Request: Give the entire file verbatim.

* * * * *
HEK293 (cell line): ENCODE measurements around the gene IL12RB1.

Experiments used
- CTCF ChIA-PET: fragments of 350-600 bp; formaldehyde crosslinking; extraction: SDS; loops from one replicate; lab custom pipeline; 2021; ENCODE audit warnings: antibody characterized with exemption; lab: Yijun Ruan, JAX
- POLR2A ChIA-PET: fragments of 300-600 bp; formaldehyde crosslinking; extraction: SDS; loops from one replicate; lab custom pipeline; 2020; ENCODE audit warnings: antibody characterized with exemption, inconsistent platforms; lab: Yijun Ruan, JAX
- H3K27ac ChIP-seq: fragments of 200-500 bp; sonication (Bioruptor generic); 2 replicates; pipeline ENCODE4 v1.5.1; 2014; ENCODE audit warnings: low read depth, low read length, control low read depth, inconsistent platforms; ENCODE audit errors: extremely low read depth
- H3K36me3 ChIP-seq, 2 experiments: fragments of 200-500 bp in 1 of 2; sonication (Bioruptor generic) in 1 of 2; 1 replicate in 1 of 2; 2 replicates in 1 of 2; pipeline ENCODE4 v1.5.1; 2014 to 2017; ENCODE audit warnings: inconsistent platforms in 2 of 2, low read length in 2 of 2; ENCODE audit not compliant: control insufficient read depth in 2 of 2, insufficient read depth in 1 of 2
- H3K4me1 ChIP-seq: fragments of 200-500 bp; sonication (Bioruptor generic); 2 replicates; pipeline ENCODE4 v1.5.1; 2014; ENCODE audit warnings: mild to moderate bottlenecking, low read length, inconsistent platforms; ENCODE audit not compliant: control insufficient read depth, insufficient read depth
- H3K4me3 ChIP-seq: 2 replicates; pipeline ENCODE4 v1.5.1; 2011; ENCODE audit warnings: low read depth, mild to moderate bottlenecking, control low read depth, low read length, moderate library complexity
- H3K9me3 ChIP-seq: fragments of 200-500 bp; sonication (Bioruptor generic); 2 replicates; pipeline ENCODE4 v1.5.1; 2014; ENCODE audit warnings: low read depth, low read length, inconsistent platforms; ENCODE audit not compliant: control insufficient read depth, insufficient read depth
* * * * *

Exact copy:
HEK293 (cell line): ENCODE measurements around the gene IL12RB1.

Experiments used
- CTCF ChIA-PET: fragments of 350-600 bp; formaldehyde crosslinking; extraction: SDS; loops from one replicate; lab custom pipeline; 2021; ENCODE audit warnings: antibody characterized with exemption; lab: Yijun Ruan, JAX
- POLR2A ChIA-PET: fragments of 300-600 bp; formaldehyde crosslinking; extraction: SDS; loops from one replicate; lab custom pipeline; 2020; ENCODE audit warnings: antibody characterized with exemption, inconsistent platforms; lab: Yijun Ruan, JAX
- H3K27ac ChIP-seq: fragments of 200-500 bp; sonication (Bioruptor generic); 2 replicates; pipeline ENCODE4 v1.5.1; 2014; ENCODE audit warnings: low read depth, low read length, control low read depth, inconsistent platforms; ENCODE audit errors: extremely low read depth
- H3K36me3 ChIP-seq, 2 experiments: fragments of 200-500 bp in 1 of 2; sonication (Bioruptor generic) in 1 of 2; 1 replicate in 1 of 2; 2 replicates in 1 of 2; pipeline ENCODE4 v1.5.1; 2014 to 2017; ENCODE audit warnings: inconsistent platforms in 2 of 2, low read length in 2 of 2; ENCODE audit not compliant: control insufficient read depth in 2 of 2, insufficient read depth in 1 of 2
- H3K4me1 ChIP-seq: fragments of 200-500 bp; sonication (Bioruptor generic); 2 replicates; pipeline ENCODE4 v1.5.1; 2014; ENCODE audit warnings: mild to moderate bottlenecking, low read length, inconsistent platforms; ENCODE audit not compliant: control insufficient read depth, insufficient read depth
- H3K4me3 ChIP-seq: 2 replicates; pipeline ENCODE4 v1.5.1; 2011; ENCODE audit warnings: low read depth, mild to moderate bottlenecking, control low read depth, low read length, moderate library complexity
- H3K9me3 ChIP-seq: fragments of 200-500 bp; sonication (Bioruptor generic); 2 replicates; pipeline ENCODE4 v1.5.1; 2014; ENCODE audit warnings: low read depth, low read length, inconsistent platforms; ENCODE audit not compliant: control insufficient read depth, insufficient read depth